In the most thrilling scene in the movie, Muse skippers his small boat through the jets of water from the fire hoses that are the Maersk Alabama’s only defense against pirates and, while both boats are moving at full speed, he and his small band leap onto the ladders they’ve hooked to the larger ship’s side and scramble aboard. It’s as daring and audacious as anything you’d see in a traditional pirate swashbuckler made even more exciting by its being true.
But the reason Muse and his three-man crew are taking such a risk and going it on their own is that Muse is determined to show up a rival pirate with his courage and skill. It’s an act of vainglory and as soon as he makes it, the Seals are on their way and Muse has doomed himself and his men.
“You can’t win,” Phillips says to Muse at one point, trying to persuade him to take the thirty grand in the ship’s safe and go while he still can. “The Navy isn't going to let you win. They would rather sink this boat than let you win.”
What Phillips doesn’t grasp---what he can’t grasp---is that Muse starts from the position of having already lost, of having been born into that loss. There’s no winning for him in his life as it is or as it’s likely to continue to be. That’s why he’s a pirate.
It’s intrinsic to the story and to Muse’s and Phillips’ characters that Phillips, a kind-hearted, intelligent, well-meaning man, can’t get his head around what Muse’s life is like. He can’t imagine a life without options, without at least small wins on a daily basis. He can’t imagine what it’s like not to be an American.
Captain Phillips opens with Phillips at home in his picturesque farmhouse in Vermont as he’s packing up to head off to the airport and fly to Oman to take command of the Maersk Alabama. His wife Andrea (Catherine Keener in a brief but emotionally effective cameo in which her face is almost never shown) goes with him to the airport and on the drive they have a meandering but anxiety-ridden conversation ostensibly about how their kids are doing at school and their uncertain prospects for the future. But what they’re really talking about is their dread of separation. After twenty-odd years of marriage, they still hate it when they have to be apart because of his job and what we’re being told is, despite their worries, the Phillips have a happy marriage and a comfortable and comforting home and family life.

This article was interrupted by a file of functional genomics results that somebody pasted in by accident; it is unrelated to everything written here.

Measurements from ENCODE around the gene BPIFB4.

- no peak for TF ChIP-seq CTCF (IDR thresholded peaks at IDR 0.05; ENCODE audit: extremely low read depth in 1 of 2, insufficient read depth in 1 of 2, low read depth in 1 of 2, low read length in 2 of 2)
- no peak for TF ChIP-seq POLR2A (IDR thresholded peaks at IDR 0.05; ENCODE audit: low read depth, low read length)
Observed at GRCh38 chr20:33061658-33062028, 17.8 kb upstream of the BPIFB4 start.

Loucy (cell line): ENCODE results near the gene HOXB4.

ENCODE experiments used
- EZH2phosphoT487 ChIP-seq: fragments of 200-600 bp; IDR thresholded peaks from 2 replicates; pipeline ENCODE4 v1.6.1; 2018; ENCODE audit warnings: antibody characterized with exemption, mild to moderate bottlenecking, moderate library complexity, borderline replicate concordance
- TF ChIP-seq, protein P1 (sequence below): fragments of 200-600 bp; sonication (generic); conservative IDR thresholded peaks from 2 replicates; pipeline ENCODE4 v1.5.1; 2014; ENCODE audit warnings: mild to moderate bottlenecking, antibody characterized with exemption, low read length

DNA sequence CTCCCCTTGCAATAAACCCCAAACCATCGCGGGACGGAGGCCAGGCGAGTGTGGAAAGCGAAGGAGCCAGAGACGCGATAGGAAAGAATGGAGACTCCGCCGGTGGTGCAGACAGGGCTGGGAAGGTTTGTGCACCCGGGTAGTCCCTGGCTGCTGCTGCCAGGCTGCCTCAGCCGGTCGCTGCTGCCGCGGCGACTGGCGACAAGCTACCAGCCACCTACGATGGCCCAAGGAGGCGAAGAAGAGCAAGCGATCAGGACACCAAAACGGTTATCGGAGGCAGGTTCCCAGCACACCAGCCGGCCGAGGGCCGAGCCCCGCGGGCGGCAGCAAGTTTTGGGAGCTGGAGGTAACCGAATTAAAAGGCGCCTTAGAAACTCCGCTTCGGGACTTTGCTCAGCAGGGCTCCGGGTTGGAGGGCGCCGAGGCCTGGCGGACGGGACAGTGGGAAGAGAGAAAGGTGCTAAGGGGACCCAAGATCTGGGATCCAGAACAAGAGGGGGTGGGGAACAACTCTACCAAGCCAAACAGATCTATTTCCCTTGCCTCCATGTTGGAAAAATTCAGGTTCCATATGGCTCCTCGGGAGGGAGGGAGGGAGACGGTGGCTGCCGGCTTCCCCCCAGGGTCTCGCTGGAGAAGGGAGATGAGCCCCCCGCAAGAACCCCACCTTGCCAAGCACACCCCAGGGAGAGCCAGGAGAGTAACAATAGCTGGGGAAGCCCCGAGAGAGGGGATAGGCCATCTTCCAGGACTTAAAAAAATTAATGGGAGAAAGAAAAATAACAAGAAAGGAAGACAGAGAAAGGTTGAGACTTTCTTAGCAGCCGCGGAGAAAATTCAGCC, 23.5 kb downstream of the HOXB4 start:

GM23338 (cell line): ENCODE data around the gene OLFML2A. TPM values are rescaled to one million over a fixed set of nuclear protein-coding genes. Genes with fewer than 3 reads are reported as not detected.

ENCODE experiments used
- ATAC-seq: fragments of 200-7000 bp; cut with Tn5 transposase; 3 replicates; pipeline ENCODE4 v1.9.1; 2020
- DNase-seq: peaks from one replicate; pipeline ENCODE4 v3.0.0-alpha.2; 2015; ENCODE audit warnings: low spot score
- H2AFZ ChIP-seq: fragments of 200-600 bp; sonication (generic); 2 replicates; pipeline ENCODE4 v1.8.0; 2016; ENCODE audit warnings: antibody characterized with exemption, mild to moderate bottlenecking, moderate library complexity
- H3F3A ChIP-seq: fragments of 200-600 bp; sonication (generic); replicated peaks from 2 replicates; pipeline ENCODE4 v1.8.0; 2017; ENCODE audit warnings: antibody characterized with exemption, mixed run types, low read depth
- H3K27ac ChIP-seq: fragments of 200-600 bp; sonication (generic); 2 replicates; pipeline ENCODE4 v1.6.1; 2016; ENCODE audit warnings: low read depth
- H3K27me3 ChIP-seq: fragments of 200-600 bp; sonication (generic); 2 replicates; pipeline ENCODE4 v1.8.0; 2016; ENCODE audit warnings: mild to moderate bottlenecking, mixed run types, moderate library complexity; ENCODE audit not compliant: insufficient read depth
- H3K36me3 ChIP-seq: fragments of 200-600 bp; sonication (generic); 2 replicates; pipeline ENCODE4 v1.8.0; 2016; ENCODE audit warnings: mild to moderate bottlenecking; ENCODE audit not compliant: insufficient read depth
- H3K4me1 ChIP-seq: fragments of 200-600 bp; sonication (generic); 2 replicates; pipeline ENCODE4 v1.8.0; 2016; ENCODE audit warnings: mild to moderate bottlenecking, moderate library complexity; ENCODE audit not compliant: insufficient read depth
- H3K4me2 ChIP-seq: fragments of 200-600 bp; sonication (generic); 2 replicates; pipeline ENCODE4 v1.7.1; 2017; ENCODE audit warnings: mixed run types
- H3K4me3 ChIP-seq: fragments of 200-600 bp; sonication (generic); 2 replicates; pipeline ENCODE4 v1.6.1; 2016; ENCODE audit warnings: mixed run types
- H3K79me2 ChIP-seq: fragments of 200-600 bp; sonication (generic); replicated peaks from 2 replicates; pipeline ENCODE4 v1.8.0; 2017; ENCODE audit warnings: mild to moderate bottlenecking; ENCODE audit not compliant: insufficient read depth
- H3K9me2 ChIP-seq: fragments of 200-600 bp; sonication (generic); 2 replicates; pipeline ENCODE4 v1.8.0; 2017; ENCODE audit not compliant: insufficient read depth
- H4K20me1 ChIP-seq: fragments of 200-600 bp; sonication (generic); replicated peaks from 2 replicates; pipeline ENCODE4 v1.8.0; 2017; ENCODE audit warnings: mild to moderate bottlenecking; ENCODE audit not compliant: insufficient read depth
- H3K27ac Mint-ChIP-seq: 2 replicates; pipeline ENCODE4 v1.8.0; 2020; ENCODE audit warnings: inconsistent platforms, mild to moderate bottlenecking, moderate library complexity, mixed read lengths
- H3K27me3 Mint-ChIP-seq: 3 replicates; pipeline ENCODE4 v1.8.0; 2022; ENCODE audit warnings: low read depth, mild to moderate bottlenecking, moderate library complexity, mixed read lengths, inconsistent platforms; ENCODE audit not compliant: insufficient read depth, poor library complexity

The scene switches to Muse’s village in Somalia, and we see at a glance that he has none of that. He has little to call his own, not even a few hours to himself to catch up on some sleep. What he has is work. On some days that means fishing. Today it means piracy.
Back again to Phillips as he arrives at his work. The Maersk Alabama is essentially a giant floating warehouse. The bridge is as clean, shiny, well-organized, well-staffed, and technologically up to date, not to mention as high up, as an office in midtown Manhattan.
Muse’s office is an open skiff with a balky outboard engine staffed by an unreliable crew of three, a frightened teenager, an easily irritated psychopath, and a competent but not noticeably intelligent mechanic and pilot.
(Barkhad Abdirahman, Faysal Ahmed, and Mahat M. Ali.)
Later, when the highjacking is beginning to go awry and Phillips again tries to persuade Muse his best option is to get while the getting is good, Muse says he can’t give up now, he has bosses he has to answer to. Phillips, thinking he’s found a way to establish a sympathetic connection between them, says, “We all got bosses,” and it’s a wonder Muse doesn’t fall on the deck laughing.
Phillips’ bosses don’t arrive for breakfast meetings with teams of guards brandishing automatic weapons in armored SUVs trailed by trucks with mounted machine guns. They give Phillips his instructions by email and not at gunpoint.
Once Greengrass establishes this gap between the two men, he never tries to bridge it. Phillips and Muse never bond. They never even begin to like or respect each other. They don’t even connect through anger or hatred. They each have too much else on their minds that keeps them from truly caring about what the other is thinking and feeling, although Phillips has to pretend that he does in the hope Muse will respond in kind and so will be less inclined to harm Phillips’ crew and the pretending is easy for him because he’s naturally a compassionate man. Muse understands Phillips a little bit better because he understands what it is to be an American better than Phillips does and a lot better than Phillips understands what it is not to be one.